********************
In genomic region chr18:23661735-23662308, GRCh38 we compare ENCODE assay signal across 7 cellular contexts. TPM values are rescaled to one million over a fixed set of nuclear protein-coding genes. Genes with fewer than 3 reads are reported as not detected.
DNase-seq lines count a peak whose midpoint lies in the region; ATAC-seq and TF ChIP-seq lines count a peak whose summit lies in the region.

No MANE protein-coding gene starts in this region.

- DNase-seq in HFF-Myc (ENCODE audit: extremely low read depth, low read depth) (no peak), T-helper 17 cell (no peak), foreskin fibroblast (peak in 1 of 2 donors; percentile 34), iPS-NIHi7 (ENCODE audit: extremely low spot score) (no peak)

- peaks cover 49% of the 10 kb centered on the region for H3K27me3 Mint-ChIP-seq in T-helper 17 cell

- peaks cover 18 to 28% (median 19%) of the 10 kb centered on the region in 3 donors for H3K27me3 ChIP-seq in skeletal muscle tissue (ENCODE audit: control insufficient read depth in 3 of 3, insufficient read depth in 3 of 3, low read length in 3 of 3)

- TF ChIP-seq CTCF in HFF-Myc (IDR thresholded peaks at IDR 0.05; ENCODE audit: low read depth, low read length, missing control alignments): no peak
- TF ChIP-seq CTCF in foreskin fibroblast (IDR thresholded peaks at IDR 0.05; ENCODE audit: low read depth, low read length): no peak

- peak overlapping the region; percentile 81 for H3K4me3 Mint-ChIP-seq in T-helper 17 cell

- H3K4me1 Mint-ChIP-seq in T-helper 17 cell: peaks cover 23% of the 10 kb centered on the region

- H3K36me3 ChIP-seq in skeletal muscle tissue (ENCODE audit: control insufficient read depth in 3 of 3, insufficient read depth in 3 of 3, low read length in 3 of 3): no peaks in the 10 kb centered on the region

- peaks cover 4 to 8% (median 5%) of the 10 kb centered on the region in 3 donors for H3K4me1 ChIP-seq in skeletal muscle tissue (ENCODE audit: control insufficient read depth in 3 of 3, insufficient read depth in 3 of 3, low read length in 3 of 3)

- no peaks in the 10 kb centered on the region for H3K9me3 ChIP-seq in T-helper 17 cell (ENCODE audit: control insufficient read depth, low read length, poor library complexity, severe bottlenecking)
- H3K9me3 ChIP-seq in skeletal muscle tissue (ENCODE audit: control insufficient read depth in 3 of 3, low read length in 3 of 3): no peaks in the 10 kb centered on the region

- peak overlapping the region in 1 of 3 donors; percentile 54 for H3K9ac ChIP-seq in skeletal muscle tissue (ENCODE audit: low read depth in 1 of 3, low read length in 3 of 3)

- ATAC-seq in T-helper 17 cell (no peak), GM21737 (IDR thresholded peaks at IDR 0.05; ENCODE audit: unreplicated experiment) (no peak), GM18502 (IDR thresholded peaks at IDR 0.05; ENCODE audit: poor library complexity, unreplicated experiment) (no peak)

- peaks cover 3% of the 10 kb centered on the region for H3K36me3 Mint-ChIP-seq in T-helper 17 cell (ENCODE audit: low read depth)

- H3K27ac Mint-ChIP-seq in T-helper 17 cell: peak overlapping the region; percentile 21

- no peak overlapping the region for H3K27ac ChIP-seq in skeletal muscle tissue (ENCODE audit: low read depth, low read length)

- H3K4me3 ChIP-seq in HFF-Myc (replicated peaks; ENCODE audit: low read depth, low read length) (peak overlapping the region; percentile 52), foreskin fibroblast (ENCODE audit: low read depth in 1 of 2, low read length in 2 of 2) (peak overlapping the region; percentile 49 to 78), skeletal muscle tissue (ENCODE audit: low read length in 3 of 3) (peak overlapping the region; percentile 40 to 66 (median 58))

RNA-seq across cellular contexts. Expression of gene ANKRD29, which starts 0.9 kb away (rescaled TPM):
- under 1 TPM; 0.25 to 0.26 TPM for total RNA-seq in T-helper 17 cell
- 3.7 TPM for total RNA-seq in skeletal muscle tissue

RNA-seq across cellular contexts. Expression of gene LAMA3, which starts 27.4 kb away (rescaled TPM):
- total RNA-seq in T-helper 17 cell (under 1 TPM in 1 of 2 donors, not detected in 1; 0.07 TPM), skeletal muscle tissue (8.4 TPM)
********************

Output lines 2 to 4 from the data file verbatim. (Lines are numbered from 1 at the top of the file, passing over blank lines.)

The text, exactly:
DNase-seq lines count a peak whose midpoint lies in the region; ATAC-seq and TF ChIP-seq lines count a peak whose summit lies in the region.

No MANE protein-coding gene starts in this region.

- DNase-seq in HFF-Myc (ENCODE audit: extremely low read depth, low read depth) (no peak), T-helper 17 cell (no peak), foreskin fibroblast (peak in 1 of 2 donors; percentile 34), iPS-NIHi7 (ENCODE audit: extremely low spot score) (no peak)